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Dogs

Canine Influenza

Canine influenza (dog flu) is influenza occurring in canine animals.

Symptoms of the mild form include a cough that lasts for 10 to 30 days and possibly a greenish nasal discharge. Dogs with the more severe form may have a high fever and pneumonia.
human risk The H3N2 virus as a stand-alone virus is deemed harmless to humans.

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Dogs

Canine parvo virus

Canine parvovirus
Canine parvovirus is a highly contagious virus that can affect all dogs, but unvaccinated dogs and puppies younger than four months old are the most at risk
Some of the signs of parvovirus include lethargy; loss of appetite; abdominal pain and bloating; fever or low body temperature (hypothermia); vomiting; and severe, often bloody, diarrhea. Persistent vomiting and diarrhea can cause rapid dehydration, and damage to the intestines and immune system can cause septic shock.

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Dogs

Canine distemper

Canine distemper is a contagious and serious disease caused by a virus that attacks the respiratory, gastrointestinal and nervous systems of puppies and dogs.
Initially, infected dogs will develop watery to pus-like discharge from their eyes. They then develop fever, nasal discharge, coughing, lethargy, reduced appetite, and vomiting. As the virus attacks the nervous system, infected dogs develop circling behavior, head tilt, muscle twitches, convulsions with jaw chewing movements and salivation (“chewing gum fits”), seizures, and partial or complete paralysis. The virus may also cause the footpads to thicken and harden, leading to its nickname “hard pad disease.”

Categories
Dogs

Pet Obesity Concerns

Obesity is an accumulation of excess body fat. Extra body weight and extra body fat tend to go hand in hand, so most overweight dogs will have excess body fat.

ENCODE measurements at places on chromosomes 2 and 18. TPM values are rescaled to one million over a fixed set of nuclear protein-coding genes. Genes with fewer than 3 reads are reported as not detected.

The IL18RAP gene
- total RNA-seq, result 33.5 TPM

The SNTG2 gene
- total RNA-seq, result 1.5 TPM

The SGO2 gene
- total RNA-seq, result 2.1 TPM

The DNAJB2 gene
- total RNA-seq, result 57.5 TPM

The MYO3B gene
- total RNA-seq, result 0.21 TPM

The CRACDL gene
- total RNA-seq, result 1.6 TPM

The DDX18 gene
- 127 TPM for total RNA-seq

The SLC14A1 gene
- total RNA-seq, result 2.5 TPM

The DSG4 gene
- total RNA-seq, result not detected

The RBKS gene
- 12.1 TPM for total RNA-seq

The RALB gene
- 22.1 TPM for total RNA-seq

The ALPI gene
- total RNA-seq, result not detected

Obesity shortens a dog’s life and makes them more likely to develop disease. It was always accepted that heavy dogs lived a shorter lifespan than lean dogs, usually by 6-12 months. But a large, lifetime study of Labrador Retrievers has found that being even moderately overweight can reduce a dog’s life expectancy by nearly two years compared to their leaner counterparts.

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Cats

Garlic and onion can be toxic to dogs and cats

A Small Amount Can Be Toxic
Many people consider garlic to be a holistic remedy in the prevention of heart disease, high cholesterol, high blood pressure, warding off fleas and even certain types of cancer.

In fact, garlic can be toxic to dogs and cats at certain doses and poisoning, if not treated in time, may result in death.

Why is Garlic Toxic to Pets?
Garlic is classified as a species of the Allium family. Other species in the Allium family include onions, shallots, leeks, chives and rakkyo (otherwise known as the Chinese onion).

Garlic, like other members of the Allium family, contain compounds called disulfides and thiosulphates which can be toxic cats and dogs if ingested. The ingestion of garlic causes conditions called hemolytic anemia, Heinz body anemia, and methemoglobinemia which are all manifestation of damage to red blood cells.

How Much Garlic is Toxic to Pets?

“From a toxicity perspective, garlic is approximately 5 times more concentrated than onions,” says Dr. Ahna Brutlag, a board-certified veterinary toxicologist and director of veterinary services at Pet Poison Helpline.

Consumption of as little as 5 g/kg of onions in cats or 15 to 30 g/kg in dogs has resulted in clinically important red blood cell damage. According to scientific studies, onion toxicosis is consistently noted in animals that ingest more than 0.5% of their body weight in onions at one time.*

Since garlic is more concentrated than an onion, an even smaller ingested amount could lead to toxicosis—as little as one clove of garlic can lead to toxicity in cats and small dogs.

Symptoms of Garlic Toxicity in Dogs and Cats
It’s important to note that it may take several days after your pet eats garlic for symptoms to appear.

Symptoms of this condition can include vomiting and diarrhea, along with symptoms of anemia–breathlessness, lethargy, pale, yellow, or “muddy” colored gums, rapid breathing, and an elevated heart rate. Your pet also could develop abdominal pain and discolored urine. While vomiting and diarrhea may occur within one day, it may take several days to a week after your pet eats garlic for symptoms of anemia to appear.

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Cats

Your Holiday Pet-Safety Checklist

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Cats

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